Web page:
One issue rarely mentioned with multijunction cells is that it is absolutely critical to keep the incident light spectrum constant and equal to the one the cells are designed against. Even the passage of the sun from the zenith to nearer the horizon can change the incident light enough to cause a remarkable drop in the cell efficiency. So 44.7% is a splendid achievement but not a figure that you'd often get in the real world. Also, fresnel lenses will not be achromatic and will focus different parts of the spectrum at different locations in space, in effect altering the spectral power density of the incident radiation, and this effect would have to be allowed for when designing the precise cut off wavelengths of the individual cells. For spaceborne applications however where you can afford very expensive focussing optics and there are no atmospheric effects, the cells should work admirably well.
VendicarE
2.6 / 5 (5) Sep 26, 2013
Remember: Capitalism is not about providing the best product. It's about making the most profit.

Capitalism is about providing the customer with the worst possible product at the highest possible price through whatever means possible.

RealScience
5 / 5 (2) Sep 26, 2013
@Vedicar:
In capitalism people buy your product because they value it more than their money.
If you have a crappy product, people won;t knowingly buy it, and if they unknowingly buy it they won't be repeat customers and will tell others not to buy it.

So while capitalism isn't perfect, it is far from being about providing crap at high prices and forcing it down peoples' throats.

Capitalism is about proving a product that a significant segment of the market will find attractive at a price that they will find attractive, and ideally having them be happy enough to tell their friends (or at least not being unhappy enough afterward to tell their friends).

The problem is that greedy people screw up capitalism, just as they screw up any system.
kochevnik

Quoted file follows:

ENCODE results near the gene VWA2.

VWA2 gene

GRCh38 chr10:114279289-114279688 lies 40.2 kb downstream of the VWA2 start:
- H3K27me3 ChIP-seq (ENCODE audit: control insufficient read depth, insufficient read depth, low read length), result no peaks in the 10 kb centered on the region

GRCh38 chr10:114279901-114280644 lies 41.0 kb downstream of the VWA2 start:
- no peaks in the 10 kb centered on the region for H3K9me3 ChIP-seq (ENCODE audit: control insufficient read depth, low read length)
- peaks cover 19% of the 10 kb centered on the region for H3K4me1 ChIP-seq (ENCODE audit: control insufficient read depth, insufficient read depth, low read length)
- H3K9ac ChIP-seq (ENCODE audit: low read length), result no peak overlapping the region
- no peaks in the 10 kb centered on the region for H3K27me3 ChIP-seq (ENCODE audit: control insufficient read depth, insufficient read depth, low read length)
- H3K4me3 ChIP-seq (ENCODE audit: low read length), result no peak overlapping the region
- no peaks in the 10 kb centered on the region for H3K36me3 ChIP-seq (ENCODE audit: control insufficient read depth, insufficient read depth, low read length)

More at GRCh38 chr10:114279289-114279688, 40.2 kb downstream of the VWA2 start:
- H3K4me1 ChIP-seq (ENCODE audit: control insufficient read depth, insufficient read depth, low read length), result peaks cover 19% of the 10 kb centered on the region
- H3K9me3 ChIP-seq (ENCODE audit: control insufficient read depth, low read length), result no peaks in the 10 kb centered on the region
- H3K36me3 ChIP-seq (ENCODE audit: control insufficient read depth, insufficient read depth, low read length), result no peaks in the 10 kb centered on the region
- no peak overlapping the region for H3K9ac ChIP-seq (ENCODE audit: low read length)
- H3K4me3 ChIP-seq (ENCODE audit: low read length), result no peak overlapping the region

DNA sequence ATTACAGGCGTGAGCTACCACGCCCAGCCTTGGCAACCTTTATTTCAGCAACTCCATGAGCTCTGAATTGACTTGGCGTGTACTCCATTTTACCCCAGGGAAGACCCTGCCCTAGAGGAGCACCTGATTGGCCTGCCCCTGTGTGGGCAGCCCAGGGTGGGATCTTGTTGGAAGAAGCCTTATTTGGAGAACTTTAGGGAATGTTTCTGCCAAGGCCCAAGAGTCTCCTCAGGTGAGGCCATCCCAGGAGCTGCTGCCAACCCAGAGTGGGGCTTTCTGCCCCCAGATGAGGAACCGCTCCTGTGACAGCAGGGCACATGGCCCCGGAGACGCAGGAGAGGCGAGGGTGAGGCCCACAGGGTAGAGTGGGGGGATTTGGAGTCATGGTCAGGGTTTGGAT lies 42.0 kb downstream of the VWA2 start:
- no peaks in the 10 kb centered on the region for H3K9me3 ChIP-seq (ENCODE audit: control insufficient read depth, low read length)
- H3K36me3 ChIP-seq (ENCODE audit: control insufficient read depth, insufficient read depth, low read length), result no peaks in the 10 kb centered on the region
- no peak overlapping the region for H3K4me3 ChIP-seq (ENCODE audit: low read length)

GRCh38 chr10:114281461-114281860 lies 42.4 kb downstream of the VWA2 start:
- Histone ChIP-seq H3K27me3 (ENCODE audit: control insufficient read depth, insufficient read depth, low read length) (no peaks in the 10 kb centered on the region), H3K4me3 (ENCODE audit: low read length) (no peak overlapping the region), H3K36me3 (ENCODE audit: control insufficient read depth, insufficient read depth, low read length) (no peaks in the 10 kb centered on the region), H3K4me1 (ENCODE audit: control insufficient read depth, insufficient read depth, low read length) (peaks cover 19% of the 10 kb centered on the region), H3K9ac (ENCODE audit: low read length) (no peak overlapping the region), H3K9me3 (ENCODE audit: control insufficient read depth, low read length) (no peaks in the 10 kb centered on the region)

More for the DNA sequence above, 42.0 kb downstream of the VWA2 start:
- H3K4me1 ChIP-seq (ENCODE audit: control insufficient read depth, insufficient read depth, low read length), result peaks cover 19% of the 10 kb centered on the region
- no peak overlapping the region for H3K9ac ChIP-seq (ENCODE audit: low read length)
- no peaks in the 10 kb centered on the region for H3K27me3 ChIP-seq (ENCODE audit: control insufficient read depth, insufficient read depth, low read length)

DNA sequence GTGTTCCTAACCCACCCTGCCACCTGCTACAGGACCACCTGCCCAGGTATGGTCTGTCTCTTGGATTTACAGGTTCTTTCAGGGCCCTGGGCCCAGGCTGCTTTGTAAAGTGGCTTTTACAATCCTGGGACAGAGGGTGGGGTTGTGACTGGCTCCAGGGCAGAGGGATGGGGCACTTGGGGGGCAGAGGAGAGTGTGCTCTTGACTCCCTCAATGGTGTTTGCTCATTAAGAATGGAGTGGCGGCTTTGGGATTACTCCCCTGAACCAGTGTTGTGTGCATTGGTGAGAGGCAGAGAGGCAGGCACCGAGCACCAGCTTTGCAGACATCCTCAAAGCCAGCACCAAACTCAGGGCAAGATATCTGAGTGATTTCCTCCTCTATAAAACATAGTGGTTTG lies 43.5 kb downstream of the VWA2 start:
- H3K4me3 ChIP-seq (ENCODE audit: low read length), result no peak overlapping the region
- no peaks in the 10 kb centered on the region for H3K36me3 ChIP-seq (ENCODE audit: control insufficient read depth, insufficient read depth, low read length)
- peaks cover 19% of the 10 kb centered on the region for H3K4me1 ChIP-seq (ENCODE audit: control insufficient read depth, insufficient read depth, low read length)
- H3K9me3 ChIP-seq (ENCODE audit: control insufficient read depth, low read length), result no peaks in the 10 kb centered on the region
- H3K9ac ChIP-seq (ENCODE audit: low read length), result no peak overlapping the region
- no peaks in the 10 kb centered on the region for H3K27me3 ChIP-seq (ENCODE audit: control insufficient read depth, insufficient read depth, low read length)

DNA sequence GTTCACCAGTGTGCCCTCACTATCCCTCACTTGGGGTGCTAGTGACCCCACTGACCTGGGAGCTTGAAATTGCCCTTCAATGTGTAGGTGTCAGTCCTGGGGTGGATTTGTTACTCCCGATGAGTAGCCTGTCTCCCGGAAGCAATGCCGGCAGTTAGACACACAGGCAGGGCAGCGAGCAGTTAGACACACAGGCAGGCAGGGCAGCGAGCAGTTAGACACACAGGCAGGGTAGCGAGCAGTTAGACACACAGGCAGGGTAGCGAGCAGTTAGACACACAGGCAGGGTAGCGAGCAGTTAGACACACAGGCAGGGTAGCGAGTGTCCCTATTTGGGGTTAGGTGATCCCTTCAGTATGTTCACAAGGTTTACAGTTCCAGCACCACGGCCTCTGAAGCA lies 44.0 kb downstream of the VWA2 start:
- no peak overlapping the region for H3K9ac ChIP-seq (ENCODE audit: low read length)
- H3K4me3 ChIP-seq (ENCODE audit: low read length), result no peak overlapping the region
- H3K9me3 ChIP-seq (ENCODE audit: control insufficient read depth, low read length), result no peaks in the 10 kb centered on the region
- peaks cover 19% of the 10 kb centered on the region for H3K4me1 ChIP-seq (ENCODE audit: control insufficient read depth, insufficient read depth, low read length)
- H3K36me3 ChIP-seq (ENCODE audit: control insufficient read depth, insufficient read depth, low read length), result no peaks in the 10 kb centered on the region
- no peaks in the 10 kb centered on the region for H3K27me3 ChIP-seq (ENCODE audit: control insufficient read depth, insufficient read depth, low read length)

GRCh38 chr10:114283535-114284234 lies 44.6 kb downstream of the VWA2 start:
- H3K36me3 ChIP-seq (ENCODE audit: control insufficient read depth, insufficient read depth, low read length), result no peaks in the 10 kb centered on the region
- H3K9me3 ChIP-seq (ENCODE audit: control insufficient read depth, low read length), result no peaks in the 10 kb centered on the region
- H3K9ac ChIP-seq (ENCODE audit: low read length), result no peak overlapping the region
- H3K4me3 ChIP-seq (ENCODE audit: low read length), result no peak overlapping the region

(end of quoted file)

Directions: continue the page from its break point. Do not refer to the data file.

1 / 5 (7) Sep 26, 2013
Remember: Capitalism is not about providing the best product. It's about making the most profit.

Capitalism is about providing the customer with the worst possible product at the highest possible price through whatever means possible.
Capitalism would be far better than the kleptocracy the USA now has. Right now the zionist banksters are giving free money to Warren Buffett to buy up anything so rent can be charged on EVERYTHING. People stripped of ownership shed a lot of blood in England and other places. It seems Americans are too fluoridated at the moment but at some threshold point the basic instincts will activate in the worst way

Real capitalism has benefits but it died a while ago
antialias_physorg
5 / 5 (3) Sep 27, 2013
Capitalism is about providing the customer with the worst possible product at the highest possible price through whatever means possible.

I wouldn't go that far (as in your statememn there are two issues to maximize - which isn't possible). If a better quality product can be manufactured at the same price then some other company will manufacture said product and outcompete the other. THAT part of capitalism works (always provided the first company doesn't do any shennanigans like hostile takeovers, protective patent suits, large PR campaigns, and all the other tricks of the trade that undermine the general idea)

However, capitalism is not a method that will automatically lead to better products by itself. specially if the worse (but cheaper to produce) product makes more money. Photovoltaics productino volumes had lagged behind demand for a time. In that timeframe no innovation/improvement was sensible for the manufacturers (from a profit POV).
TheGhostofOtto1923
2 / 5 (5) Sep 27, 2013
These would be enormously expensive
Well they must very cost effective in some applications as there are many CPV plants up and running in many places around the globe.
http://www.soitec...lar-cpv/
TheGhostofOtto1923
1.3 / 5 (4) Sep 27, 2013
This is what a small portion of the soitec panels look like
http://www.greenb...rica.jpg
brt
1 / 5 (5) Sep 27, 2013
44.7% is pretty amazing. coal is around 41%, nuclear is 23%, oil/gas is in the teens. If I were a politician in Arizona, I would be paying close attention to this. Might end up changing the state motto to "the energy state".
brt
1 / 5 (8) Sep 27, 2013
Remember: Capitalism is not about providing the best product. It's about making the most profit.

Capitalism is about providing the customer with the worst possible product at the highest possible price through whatever means possible.